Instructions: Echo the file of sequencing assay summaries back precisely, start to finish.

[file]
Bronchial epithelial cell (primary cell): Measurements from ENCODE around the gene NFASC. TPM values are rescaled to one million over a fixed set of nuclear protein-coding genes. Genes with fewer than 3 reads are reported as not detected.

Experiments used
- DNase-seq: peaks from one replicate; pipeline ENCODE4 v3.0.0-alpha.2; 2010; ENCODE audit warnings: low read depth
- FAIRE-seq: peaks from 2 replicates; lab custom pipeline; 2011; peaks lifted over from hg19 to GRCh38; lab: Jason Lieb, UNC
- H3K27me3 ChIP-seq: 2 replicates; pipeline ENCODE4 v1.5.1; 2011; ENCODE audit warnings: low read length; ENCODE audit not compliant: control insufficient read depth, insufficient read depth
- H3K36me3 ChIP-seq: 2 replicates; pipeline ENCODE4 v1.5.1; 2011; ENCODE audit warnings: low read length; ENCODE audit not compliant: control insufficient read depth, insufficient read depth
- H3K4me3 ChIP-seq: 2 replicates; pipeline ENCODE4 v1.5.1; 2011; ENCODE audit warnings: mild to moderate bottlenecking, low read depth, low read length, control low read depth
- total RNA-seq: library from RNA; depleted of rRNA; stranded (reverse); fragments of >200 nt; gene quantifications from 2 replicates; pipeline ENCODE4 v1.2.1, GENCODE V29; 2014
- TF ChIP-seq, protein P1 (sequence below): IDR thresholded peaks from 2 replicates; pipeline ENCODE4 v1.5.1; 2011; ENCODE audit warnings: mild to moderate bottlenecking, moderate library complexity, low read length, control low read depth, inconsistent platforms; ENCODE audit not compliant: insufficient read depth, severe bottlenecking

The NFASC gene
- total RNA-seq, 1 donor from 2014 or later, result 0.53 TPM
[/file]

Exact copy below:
Bronchial epithelial cell (primary cell): Measurements from ENCODE around the gene NFASC. TPM values are rescaled to one million over a fixed set of nuclear protein-coding genes. Genes with fewer than 3 reads are reported as not detected.

Experiments used
- DNase-seq: peaks from one replicate; pipeline ENCODE4 v3.0.0-alpha.2; 2010; ENCODE audit warnings: low read depth
- FAIRE-seq: peaks from 2 replicates; lab custom pipeline; 2011; peaks lifted over from hg19 to GRCh38; lab: Jason Lieb, UNC
- H3K27me3 ChIP-seq: 2 replicates; pipeline ENCODE4 v1.5.1; 2011; ENCODE audit warnings: low read length; ENCODE audit not compliant: control insufficient read depth, insufficient read depth
- H3K36me3 ChIP-seq: 2 replicates; pipeline ENCODE4 v1.5.1; 2011; ENCODE audit warnings: low read length; ENCODE audit not compliant: control insufficient read depth, insufficient read depth
- H3K4me3 ChIP-seq: 2 replicates; pipeline ENCODE4 v1.5.1; 2011; ENCODE audit warnings: mild to moderate bottlenecking, low read depth, low read length, control low read depth
- total RNA-seq: library from RNA; depleted of rRNA; stranded (reverse); fragments of >200 nt; gene quantifications from 2 replicates; pipeline ENCODE4 v1.2.1, GENCODE V29; 2014
- TF ChIP-seq, protein P1 (sequence below): IDR thresholded peaks from 2 replicates; pipeline ENCODE4 v1.5.1; 2011; ENCODE audit warnings: mild to moderate bottlenecking, moderate library complexity, low read length, control low read depth, inconsistent platforms; ENCODE audit not compliant: insufficient read depth, severe bottlenecking

The NFASC gene
- total RNA-seq, 1 donor from 2014 or later, result 0.53 TPM